Sapronova M.A., Chechevishnikov A.L., Yarlykapov A.A. Forming a Scientific Community. A Consolidated Portrait of Researchers of Russian Islam. – Polis. Political Studies. 2020. No. 2. P. 122-136. (In Russ.).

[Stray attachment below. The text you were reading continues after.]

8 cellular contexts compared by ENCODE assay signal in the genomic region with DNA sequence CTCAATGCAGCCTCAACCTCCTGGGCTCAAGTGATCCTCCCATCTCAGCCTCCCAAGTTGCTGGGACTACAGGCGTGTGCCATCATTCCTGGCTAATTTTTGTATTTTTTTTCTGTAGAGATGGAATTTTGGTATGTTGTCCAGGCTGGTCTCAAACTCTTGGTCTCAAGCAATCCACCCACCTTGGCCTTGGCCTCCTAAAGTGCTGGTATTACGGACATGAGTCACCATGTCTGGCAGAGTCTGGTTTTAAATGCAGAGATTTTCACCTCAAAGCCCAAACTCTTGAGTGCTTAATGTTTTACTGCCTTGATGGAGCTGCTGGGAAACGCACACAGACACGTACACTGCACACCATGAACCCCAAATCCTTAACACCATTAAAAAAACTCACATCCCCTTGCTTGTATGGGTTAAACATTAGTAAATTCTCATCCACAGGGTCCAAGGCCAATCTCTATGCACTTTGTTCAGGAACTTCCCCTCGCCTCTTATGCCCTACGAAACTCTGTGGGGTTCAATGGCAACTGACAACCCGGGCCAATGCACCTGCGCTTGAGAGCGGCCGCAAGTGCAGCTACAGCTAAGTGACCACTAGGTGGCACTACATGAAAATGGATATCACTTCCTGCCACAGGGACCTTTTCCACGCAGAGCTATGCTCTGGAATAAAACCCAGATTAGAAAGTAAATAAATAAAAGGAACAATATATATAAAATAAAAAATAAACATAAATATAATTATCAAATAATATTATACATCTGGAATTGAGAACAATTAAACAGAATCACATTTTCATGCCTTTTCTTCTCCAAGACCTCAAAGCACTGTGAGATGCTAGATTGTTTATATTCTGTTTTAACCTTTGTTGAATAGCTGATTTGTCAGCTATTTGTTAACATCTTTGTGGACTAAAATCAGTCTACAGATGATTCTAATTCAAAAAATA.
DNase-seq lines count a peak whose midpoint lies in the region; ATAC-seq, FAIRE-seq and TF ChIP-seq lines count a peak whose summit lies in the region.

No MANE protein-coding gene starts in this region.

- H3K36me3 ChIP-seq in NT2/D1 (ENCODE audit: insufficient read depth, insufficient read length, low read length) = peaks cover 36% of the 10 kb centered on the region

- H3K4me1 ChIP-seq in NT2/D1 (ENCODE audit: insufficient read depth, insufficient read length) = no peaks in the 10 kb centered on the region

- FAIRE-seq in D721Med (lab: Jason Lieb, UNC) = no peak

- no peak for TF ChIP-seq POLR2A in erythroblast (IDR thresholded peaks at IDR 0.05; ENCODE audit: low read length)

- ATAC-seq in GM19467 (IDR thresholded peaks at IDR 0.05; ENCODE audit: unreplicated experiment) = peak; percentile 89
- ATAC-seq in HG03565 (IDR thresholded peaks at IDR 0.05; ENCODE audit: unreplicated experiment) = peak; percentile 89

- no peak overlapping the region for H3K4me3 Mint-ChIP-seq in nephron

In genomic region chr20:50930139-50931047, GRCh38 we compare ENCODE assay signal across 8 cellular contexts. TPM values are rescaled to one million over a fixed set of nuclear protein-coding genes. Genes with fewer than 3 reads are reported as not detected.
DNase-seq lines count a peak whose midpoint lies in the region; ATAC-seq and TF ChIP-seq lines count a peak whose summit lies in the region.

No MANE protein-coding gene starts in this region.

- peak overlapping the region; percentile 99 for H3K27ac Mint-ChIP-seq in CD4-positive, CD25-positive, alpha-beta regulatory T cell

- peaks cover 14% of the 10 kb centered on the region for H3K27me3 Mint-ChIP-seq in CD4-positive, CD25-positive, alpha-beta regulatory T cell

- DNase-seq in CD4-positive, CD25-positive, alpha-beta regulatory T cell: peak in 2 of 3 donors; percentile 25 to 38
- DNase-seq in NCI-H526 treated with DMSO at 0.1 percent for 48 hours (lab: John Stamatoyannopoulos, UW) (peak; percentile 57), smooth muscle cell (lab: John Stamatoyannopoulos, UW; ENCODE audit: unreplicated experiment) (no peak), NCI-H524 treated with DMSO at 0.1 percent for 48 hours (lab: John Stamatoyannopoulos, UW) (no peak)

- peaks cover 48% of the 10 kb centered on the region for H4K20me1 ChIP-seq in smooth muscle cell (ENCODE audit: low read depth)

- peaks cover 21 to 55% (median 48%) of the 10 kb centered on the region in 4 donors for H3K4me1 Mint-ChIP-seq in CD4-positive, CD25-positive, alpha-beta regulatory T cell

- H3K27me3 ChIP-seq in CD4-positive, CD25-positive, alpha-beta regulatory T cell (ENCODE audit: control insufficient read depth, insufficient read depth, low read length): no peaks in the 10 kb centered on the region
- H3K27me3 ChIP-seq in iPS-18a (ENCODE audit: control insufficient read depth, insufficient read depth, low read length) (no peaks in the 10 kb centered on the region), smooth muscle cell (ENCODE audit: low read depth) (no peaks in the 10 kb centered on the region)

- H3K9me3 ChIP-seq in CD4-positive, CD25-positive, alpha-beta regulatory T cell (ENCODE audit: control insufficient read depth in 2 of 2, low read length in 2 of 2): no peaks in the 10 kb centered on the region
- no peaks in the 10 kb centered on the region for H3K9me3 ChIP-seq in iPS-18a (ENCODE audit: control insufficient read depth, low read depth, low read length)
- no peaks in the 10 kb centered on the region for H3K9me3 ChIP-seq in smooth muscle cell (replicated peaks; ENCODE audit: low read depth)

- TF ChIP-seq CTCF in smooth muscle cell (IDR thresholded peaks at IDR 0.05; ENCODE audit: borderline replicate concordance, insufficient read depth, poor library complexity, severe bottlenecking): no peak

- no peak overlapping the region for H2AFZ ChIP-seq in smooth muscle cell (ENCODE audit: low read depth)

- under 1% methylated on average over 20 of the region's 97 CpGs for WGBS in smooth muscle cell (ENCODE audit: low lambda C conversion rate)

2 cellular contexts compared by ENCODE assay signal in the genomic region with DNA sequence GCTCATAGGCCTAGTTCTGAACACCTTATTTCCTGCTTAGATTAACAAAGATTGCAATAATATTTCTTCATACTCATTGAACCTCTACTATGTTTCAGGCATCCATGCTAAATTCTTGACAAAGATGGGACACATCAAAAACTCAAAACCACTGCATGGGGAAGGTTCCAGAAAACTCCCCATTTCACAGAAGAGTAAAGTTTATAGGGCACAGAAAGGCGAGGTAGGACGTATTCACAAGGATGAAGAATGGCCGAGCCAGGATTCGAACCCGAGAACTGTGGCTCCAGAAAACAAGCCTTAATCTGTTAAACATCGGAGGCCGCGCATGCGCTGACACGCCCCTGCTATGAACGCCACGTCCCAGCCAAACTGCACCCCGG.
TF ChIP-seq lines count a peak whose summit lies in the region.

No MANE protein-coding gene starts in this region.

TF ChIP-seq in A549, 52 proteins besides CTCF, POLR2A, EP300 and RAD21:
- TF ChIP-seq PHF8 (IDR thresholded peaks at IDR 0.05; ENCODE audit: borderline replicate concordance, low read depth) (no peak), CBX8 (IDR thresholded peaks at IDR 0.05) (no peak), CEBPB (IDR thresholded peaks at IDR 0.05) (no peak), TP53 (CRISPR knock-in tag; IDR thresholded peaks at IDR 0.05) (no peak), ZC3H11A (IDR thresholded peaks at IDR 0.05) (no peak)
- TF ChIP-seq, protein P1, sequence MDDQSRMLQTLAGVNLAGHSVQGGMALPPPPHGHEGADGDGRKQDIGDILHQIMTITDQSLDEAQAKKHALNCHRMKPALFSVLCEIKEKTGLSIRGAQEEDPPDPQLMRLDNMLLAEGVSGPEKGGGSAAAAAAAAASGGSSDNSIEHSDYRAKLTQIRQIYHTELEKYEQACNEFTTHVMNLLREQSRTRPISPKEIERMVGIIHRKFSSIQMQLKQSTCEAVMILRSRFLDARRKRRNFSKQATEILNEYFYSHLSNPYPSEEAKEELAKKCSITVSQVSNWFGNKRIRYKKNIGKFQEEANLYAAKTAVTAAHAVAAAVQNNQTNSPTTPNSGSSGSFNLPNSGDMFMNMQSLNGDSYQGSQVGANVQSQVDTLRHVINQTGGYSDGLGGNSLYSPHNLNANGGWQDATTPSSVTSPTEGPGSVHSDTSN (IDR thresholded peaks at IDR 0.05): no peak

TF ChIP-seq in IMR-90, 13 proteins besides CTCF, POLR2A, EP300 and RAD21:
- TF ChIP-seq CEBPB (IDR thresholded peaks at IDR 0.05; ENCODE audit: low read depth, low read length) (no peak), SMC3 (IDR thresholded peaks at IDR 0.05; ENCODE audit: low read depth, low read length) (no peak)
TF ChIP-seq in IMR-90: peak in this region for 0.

Based on the survey conducted among Russian scientists who specialize in studying Islam in Russia, the first attempt to characterize the formation of this scientific community has been made. The Soviet era suppressed studying Islam in the USSR, although scientists had an opportunity to carry out research on Islam abroad. Consequently, post-Soviet communities of Islamic scholars in Russia emerged from Soviet Research Centers of Oriental Studies and include “Soviet” orientalists. Islamic schools, which have appeared in the last decade, also play a significant role in their formation. Many clergy have secular academic degrees. Secular educational and scientific institutions, in their turn, contribute to the establishment of Islamic universities, as Islamic education in Russia synthesizes religious and secular knowledge. Researchers into Islam often have a diverse education, and do not necessarily specialize in one sphere. A scientific background can be accompanied by a thesis on Islamic studies. Since 2008, an increase in academic activity on Islamic topics has taken place, as a result of the government’s decision to train specialists with a deep knowledge of Islamic history and culture who could work in Islamic religious organizations. This primarily refers to publications in journals, since the number of monographs, as well as works in English, does not increase. The majority of scholars questioned studying local Muslim communities and Islam at a regional level due to the diversity of Muslim communities in the country. Studying Russian traditions in Islamic theology, especially Jadidism, also has attracted scientists’ attention. For a number of years, the Muslim community has been involved in a discussion on the nature of “traditional” and “non-traditional” Islam in Russia. Theological and philosophical issues are raised in connection with those of political Islam, extremism, and terrorism. There are virtually no works on Islamic finance and economy, as well as there being a lack of research related to the interaction between the state and Islam and the activities of religious Muslim organizations. There are also no studies of Russian Muslims and Muslim migrants’ interaction. Remaining very mosaic, Islam in Russia is changing dynamically. The authors believe that the currently prevailing regional research paradigm inhibits understanding of the processes occurring in the Russian Islamic community. It is necessary to provide an extensive insight into Islam development in Russia. In order to create a holistic picture, field research should be conducted in different regions of the country. This should be done taking into account the global situation, primarily the situation in the Middle East, and also considering the existence of informal Islamic networks. Deep cooperation with scholars in Arabic studies is needed.